In the second half of the menstrual cycle, particularly as menstruation is approaching, there is a fall in the amount of estrogen (female hormone), although the small amount of male hormone remains more or less constant. This results in a relative increase in the influence of the small amount male hormone present. In the susceptible woman, this will lead to increased acne just before the menstrual flow.

BCPs are usually effective in treating this. In fact, BCPs are usually helpful in treating acne in general, primarily because of the suppression of ovarian function. Since the ovaries produce about a third of all male hormone in women, this drop in male hormone levels is often sufficient to lead to improvement in acne.

Occasionally, (uncommonly) the BCPs aggravate the acne, and in these cases, the BCPs should be switched or stopped altogether. While some evidence suggests that Ortho-Cyclen and Demulen 1/35 may be more effective against acne than the other BCPs, good results can likely be obtained from any of them.

Headaches

Headaches may accompany the menstrual cycle and present in a number of ways.

Menstrual migraine headaches are common and temporarily disabling. They usually occur just before the onset of a menstrual flow or during the first day. They are triggered, in susceptible individuals, by the sudden drop in hormones accompanying the premenstrual phase. Good success in treating menstrual migraines can usually be achieved through the use of BCPs:

In some cases, low-dose monophasic BCPs are effective at suppressing the menstrual migraines.

In some cases, the 7 days "off" BCPs each month is too long and the accompanying hormone changes trigger the headaches. These women do well for a few days during their "off" week, but then develop headaches at the end of the week. For these women, shortening the "off week" to only 3 days will frequently provide them relief from their menstrual migraines. There is still a change in hormones, but about the time the menstrual migraine is going to begin, the reinstitution of the BCPs prevents the migraines from starting.

In some cases, it will be necessary to go to continuous BCPs to achieve good migraine suppression.

In some cases, BCPs are not effective in controlling the menstrual migraines and other treatments must be used.

Sinus headaches may be more pronounced during the days leading up to the menstrual cycle, due to changes in hormone levels and their impact on sinus mucosa and fluid retention. These headaches have their focus of pain in the paranasal sinuses which become sensitive to direct digital pressure, and also by the indirect pressure of putting the head down between the knees. In addition to the usual methods of treating sinus headaches (analgesics, decongestants, antihistamines, antibiotics, as appropriate), cyclic symptoms can often be controlled by BCP suppression of ovulation.

Tension or stress headaches may also worsen or improve, depending on the menstrual cycle. In these cases, hormone changes or fluid retention may play a role in the development of such headaches in susceptible individuals. BCPs can often improve these headaches, although occasionally, the BCPs may aggravate them. A therapeutic trial of BCPs is often undertaken.

Fluid Retention
The fluid retention just prior to menses usually amounts to a pound or less of extracellular fluid collected in the dependent extremities and to a lesser degree in the breasts.

Mild to moderate degrees of fluid retention are usually tolerated with reassurance while more dramatic forms are often treated. BCPs, by blocking ovulation and the accompanying hormonal changes are very effective at blocking the fluid retention elements of bloating.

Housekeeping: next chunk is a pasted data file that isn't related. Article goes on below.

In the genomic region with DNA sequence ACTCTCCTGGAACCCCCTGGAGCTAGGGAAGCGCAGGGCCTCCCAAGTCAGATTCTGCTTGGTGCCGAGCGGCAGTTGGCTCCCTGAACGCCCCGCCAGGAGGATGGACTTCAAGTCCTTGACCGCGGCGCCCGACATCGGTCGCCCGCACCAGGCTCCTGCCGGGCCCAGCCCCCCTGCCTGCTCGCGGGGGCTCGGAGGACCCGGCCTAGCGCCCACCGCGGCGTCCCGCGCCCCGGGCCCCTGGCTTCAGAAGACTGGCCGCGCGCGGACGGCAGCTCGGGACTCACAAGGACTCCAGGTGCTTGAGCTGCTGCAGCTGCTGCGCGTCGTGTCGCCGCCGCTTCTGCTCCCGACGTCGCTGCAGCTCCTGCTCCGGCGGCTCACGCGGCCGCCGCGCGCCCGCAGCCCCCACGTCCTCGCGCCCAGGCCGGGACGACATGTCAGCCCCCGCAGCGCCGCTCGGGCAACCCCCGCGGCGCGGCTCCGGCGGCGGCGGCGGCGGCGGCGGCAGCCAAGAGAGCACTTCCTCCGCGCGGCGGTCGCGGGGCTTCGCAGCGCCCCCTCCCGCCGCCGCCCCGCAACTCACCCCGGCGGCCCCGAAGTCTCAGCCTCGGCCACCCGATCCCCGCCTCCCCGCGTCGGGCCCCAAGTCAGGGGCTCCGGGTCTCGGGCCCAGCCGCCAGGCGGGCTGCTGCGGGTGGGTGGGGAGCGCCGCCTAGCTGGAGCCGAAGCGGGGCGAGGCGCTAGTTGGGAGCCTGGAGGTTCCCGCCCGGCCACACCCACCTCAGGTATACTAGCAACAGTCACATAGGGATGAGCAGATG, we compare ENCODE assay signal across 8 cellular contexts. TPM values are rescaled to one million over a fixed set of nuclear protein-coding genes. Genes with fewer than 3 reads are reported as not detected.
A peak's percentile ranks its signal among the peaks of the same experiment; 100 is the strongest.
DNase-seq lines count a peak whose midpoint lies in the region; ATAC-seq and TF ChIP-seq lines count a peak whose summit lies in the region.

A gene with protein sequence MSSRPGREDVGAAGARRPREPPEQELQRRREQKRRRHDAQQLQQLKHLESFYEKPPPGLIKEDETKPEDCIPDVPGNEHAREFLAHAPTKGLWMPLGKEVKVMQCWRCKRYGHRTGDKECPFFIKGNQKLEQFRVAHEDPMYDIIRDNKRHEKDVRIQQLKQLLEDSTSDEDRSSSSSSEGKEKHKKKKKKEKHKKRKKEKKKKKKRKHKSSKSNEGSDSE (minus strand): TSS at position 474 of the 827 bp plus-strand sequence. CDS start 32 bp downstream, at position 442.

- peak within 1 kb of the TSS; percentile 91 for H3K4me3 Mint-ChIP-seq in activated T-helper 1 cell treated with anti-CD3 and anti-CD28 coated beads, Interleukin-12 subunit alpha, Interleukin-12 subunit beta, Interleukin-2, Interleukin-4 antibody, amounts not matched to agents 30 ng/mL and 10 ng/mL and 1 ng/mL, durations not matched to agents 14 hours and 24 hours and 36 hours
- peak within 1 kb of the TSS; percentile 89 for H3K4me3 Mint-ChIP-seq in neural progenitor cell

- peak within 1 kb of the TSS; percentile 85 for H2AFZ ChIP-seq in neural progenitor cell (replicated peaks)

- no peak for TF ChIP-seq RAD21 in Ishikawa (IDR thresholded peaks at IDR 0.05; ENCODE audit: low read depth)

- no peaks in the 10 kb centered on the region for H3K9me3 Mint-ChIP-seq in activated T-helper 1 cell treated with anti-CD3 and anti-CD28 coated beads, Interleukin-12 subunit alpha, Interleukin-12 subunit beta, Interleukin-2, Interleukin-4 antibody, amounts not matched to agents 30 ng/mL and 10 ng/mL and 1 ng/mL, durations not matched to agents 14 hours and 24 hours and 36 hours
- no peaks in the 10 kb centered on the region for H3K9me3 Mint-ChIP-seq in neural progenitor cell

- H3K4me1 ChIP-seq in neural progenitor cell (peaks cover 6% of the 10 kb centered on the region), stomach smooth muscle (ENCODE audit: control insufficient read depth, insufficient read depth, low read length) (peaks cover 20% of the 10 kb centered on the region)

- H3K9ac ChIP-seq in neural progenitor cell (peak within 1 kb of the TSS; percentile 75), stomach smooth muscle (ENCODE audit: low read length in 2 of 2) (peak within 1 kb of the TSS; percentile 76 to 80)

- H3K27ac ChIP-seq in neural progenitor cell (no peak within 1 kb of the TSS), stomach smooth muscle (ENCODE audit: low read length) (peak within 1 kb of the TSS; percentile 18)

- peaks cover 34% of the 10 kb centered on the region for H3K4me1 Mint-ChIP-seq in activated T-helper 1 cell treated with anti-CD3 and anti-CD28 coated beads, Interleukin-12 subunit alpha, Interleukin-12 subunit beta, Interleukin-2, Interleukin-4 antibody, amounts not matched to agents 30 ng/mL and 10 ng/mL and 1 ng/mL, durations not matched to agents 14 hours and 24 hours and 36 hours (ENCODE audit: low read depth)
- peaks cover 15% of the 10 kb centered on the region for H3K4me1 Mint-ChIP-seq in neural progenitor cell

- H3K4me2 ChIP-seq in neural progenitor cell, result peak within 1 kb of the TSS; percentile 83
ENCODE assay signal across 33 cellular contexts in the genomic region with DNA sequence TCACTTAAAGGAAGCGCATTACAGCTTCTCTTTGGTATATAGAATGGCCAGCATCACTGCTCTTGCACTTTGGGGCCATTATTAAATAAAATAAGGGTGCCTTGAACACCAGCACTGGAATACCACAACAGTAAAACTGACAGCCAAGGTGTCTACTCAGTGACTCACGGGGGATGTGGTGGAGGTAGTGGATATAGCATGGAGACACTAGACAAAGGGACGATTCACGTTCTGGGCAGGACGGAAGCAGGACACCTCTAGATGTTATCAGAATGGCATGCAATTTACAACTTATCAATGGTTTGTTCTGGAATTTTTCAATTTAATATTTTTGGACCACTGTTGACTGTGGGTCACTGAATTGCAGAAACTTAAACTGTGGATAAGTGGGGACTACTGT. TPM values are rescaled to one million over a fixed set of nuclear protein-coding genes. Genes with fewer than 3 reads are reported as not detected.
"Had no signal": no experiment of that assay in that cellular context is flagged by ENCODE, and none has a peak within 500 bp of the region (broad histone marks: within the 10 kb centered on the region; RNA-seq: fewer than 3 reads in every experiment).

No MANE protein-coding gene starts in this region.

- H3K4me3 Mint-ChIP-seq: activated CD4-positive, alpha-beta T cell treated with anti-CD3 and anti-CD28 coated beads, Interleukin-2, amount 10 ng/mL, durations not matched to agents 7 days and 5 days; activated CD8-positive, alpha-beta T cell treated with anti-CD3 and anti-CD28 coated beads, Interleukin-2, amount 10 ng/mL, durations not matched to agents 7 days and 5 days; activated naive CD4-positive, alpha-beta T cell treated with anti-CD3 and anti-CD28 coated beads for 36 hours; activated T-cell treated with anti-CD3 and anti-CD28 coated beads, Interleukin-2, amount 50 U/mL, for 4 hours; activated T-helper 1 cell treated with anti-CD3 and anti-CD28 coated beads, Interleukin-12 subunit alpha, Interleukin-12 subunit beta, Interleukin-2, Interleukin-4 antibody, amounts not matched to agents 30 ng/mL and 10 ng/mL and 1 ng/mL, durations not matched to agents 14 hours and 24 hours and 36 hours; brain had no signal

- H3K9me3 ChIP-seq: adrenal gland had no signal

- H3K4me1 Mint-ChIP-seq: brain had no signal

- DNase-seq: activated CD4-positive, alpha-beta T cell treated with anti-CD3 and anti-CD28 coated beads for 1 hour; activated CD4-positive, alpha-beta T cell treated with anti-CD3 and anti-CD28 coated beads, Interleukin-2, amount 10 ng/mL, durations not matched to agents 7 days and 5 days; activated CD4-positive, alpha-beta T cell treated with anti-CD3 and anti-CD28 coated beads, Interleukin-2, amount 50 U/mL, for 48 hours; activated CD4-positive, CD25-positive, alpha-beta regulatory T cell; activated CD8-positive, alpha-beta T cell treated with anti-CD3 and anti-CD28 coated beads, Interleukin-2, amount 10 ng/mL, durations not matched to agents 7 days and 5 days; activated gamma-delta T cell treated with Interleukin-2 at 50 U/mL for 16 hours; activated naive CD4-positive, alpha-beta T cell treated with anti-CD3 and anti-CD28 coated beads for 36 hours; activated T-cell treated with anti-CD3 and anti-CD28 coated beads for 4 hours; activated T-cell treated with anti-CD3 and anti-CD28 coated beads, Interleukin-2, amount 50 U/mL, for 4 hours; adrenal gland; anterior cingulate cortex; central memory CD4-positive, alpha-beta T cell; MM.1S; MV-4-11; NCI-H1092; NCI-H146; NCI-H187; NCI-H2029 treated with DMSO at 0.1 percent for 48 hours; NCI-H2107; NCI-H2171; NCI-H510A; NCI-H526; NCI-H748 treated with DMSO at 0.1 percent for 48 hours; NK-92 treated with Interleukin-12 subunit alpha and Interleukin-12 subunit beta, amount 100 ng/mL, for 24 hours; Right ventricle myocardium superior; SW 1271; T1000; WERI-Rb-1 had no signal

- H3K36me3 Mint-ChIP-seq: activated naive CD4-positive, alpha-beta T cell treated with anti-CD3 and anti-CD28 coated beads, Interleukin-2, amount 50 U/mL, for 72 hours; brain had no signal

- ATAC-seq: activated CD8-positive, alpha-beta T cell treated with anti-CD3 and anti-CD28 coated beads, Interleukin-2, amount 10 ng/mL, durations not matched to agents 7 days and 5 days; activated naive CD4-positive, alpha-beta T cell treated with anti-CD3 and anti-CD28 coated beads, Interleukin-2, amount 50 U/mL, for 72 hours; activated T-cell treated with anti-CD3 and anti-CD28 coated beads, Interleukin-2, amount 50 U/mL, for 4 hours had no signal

Alternatively, any diuretic can be used and generally has very dramatic, though very temporary effects. Used every other day for a few days, diuretics in reasonable doses will generally keep fluid retention to a minimum, but with some risk of salt imbalance. Used more frequently or for longer periods of time, the risks of electrolyte imbalance increase. In operational settings, the risks of diuretic therapy very often are greater than any potential benefits in other than very extreme cases.

Abdominal Bloating
Progesterone has a quieting effect on smooth muscle contractility. Largely for this reason, gastrointestinal function usually slows to some degree during the second half of the menstrual cycle.

While most women do not notice the change, a few will notice bowel sluggishness, constipation, increased gas production and abdominal dissension. While this is not dangerous, it can be annoying. When combined with the natural tendency in many deployed settings to intentionally dehydrate (avoiding the problem of urination), constipation can become a quite significant problem.

BCPs can block this change in gastrointestinal function by virtue of the inhibition of ovulation and the hormone changes that go along with ovulation. Increasing dietary fiber and fluid intake can also be helpful. In extreme cases in operational settings, bulk laxatives or bowel stimulants may prove necessary.

Depression and Irritability
It is not known why some women, as they approach their menstrual flow, experience these mood changes. For most women, these symptoms are either very mild or absent, while others have moderate or severe symptoms. For them, the symptoms may begin around the time of ovulation and persist until the menstrual flow has begun. For others, the mood changes are limited to a day or two preceding the menstrual flow.

About 80% of women with moderate to severe premenstrual mood changes will obtain significant relief from BCPs. The blocking of ovulation seems to be the key element as very low dose pills or progestin-only pills do not seem to have the same effect.

If BCPs are not available or the patient is not a good BCP candidate, any medication which blocks ovulation will likely have the same effect. Unfortunately, some of these medications (Lupron, DEPO PROVERA, Danazol) have depression and irritability as potential side-effects, so the patient must be closely watched.

Anti-depressant medications (Prozac, etc.) are also about 80% effective in improving the mood changes associated with the premenstrual syndrome. These are not, however, the same 80% who benefit from BCPs, so for BCP failures, a therapeutic trial of antidepressant medication may be considered. Whether such a trial is appropriate in an operational setting should be individually determined.


OB-GYN 101: Introductory Obstetrics & Gynecology
2003, 2004, 2005 Medical Education Division, Brookside Associates, Ltd.